28 June 2018

Digital Transformation Report

The Senate Standing Committee on Finance and Public Administration Digital Delivery of Government Services report offers a dim and in places distinctly partisan view of the latest grand vision to transform Commonwealth public administration.

The report comments on a 'Failure of leadership', stating
Transformation of any kind is challenging. It requires internal champions to overcome organisational inertia. 
The committee recognises that there are many senior public servants across the service who have sought to drive digital transformation within their departments. They have been let down in their efforts by the lack of a champion within government as a whole. 
Commenting elsewhere, former DTO CEO Mr Paul Shetler observed the following: "It's extremely difficult to get an incredibly bureaucratised, incredibly balkanised bureaucracy to decide it wants to transform itself. That's an awful lot of inertia in the systems built in...It's obviously possible to do that but you need to have strong support along the way from the ministers and the top. I think that there has to be the ambition to [digitally transform government] and extremely importantly I think there has to be the political will to do so."
The committee considers that the government has not demonstrated that it has the political will to drive digital transformation. This much is evidenced by the role it has given the DTA.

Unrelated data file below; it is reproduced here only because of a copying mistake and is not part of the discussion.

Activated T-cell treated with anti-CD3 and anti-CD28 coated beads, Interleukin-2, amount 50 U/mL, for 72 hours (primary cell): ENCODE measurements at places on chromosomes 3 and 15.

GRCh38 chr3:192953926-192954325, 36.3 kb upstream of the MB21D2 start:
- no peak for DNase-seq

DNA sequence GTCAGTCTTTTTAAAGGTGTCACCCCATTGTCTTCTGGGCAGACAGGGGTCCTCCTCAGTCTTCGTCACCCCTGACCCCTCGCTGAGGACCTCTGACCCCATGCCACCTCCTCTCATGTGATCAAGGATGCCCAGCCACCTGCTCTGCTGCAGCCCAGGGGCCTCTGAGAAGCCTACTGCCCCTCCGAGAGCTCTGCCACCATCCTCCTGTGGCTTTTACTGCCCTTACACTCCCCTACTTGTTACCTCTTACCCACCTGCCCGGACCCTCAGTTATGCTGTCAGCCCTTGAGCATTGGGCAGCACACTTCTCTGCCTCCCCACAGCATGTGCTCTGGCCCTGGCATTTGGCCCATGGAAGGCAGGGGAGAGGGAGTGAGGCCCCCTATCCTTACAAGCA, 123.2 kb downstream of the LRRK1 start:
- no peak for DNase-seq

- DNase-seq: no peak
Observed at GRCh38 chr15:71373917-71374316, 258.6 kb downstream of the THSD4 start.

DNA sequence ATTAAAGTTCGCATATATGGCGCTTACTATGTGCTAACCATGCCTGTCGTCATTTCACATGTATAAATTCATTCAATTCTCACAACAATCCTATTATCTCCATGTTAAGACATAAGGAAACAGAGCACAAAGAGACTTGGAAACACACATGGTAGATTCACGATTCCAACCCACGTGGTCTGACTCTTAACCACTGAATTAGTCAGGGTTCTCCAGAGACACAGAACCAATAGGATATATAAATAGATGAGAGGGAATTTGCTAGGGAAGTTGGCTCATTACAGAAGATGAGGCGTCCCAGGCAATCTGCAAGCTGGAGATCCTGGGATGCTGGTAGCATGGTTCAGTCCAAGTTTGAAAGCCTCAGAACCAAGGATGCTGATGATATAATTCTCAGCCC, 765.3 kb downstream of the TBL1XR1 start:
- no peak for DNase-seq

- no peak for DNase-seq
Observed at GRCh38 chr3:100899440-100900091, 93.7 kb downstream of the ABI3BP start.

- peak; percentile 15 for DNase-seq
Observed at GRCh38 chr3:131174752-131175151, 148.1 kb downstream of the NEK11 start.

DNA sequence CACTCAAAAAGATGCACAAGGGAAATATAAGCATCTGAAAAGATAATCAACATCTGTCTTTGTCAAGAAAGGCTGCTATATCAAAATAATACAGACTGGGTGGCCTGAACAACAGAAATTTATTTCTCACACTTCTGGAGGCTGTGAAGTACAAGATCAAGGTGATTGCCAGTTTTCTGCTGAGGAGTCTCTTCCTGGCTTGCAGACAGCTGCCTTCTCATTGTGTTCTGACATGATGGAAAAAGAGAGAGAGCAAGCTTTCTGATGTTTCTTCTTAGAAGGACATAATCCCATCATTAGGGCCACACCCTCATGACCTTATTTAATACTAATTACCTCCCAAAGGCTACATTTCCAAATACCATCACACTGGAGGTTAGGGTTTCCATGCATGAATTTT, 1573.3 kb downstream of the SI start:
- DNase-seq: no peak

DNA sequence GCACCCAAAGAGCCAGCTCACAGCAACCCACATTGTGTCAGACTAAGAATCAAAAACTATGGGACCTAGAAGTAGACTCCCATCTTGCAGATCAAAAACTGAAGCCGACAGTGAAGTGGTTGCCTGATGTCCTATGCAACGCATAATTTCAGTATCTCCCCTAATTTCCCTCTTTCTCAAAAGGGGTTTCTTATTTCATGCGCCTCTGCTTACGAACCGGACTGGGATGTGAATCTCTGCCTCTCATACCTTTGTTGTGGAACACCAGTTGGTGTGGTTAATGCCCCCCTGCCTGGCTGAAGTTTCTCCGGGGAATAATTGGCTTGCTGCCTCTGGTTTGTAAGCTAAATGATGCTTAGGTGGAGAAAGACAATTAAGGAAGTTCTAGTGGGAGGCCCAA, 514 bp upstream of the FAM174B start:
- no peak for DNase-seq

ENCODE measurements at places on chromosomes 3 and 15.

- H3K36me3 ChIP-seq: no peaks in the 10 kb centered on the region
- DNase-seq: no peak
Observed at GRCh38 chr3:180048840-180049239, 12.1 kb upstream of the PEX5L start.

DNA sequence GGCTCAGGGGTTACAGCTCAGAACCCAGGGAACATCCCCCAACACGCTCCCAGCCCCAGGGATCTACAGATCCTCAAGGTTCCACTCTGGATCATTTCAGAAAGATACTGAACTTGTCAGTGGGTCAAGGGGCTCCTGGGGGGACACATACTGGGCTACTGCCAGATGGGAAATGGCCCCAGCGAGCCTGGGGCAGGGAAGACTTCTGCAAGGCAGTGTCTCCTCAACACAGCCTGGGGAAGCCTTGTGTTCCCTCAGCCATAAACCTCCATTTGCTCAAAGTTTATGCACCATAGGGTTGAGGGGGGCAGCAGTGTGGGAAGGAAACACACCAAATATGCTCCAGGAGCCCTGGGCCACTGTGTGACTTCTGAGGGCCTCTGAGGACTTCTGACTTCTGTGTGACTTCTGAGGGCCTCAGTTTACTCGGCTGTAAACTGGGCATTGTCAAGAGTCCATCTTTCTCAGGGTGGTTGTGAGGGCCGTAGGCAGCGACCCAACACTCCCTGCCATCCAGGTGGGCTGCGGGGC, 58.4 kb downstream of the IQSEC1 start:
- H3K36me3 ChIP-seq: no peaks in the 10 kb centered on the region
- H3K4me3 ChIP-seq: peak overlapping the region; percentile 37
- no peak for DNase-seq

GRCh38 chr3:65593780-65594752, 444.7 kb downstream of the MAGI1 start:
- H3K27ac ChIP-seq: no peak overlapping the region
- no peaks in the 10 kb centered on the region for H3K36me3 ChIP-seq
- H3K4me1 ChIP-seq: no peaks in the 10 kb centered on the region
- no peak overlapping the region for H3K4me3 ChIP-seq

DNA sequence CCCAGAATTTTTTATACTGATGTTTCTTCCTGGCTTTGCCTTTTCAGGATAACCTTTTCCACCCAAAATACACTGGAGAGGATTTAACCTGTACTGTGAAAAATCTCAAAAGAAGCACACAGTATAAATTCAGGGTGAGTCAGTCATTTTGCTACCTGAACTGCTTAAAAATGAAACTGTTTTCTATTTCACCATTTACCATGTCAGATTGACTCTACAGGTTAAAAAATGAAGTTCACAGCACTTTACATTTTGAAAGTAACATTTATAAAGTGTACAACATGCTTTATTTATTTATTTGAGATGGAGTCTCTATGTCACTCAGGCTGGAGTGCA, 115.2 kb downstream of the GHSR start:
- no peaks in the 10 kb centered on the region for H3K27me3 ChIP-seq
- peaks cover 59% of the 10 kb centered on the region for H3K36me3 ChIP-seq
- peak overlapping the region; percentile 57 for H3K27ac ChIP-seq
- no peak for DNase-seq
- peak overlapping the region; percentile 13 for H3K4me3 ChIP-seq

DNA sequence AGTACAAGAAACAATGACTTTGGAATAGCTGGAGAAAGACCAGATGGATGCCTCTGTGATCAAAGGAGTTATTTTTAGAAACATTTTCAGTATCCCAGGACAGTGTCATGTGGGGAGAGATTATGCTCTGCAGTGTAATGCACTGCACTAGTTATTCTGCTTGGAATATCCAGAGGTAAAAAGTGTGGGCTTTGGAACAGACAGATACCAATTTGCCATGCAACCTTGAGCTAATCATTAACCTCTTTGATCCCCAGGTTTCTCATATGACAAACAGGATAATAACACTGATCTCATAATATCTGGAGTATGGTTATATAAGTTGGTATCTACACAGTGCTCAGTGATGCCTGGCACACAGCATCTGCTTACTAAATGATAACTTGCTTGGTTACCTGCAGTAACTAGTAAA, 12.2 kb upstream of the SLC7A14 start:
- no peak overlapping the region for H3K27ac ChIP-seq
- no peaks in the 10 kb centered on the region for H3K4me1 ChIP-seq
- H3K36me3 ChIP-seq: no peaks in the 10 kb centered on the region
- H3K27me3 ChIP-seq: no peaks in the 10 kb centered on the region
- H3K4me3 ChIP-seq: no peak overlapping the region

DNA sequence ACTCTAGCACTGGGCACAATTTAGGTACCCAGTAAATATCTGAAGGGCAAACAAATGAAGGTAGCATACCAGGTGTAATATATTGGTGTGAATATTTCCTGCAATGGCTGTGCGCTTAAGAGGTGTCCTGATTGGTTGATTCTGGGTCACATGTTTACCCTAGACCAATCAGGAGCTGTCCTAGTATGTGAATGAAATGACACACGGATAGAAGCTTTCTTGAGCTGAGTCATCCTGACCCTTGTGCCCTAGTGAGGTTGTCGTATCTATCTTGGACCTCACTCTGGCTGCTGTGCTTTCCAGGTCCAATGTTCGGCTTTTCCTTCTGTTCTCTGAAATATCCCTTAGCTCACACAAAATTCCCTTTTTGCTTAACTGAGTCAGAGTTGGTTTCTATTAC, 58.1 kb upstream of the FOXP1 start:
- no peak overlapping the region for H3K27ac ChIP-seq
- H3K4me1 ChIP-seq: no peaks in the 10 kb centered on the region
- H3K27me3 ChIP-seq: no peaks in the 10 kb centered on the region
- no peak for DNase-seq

At the time, the reorganisation of the DTO into the DTA was presented as representing an expansion of the agency's powers. In reality, although the agency's scope of operations did increase (for instance through the acquisition of responsibility for procurement), it was less empowered to take action. 
Now, two years later, the DTA performs a useful role in providing governance standards and guidance. Its contribution is muted because its role is confined to the level of assistance with discrete projects at the operational level. 
Even there, its involvement is limited. At the time of its creation, it was intended to operate as a 'powerful new program management office' that would track ICT and digital projects across the whole of government, stepping in to remediate where things are not working. 
In reality, it had only a minor role in the case studies examined by this committee. 
The DTA is supposed to maintain a watchlist of at risk projects. However the Biometric Identification Services that was suspended this month was not on the list despite being a large project which was already significantly overtime and over budget.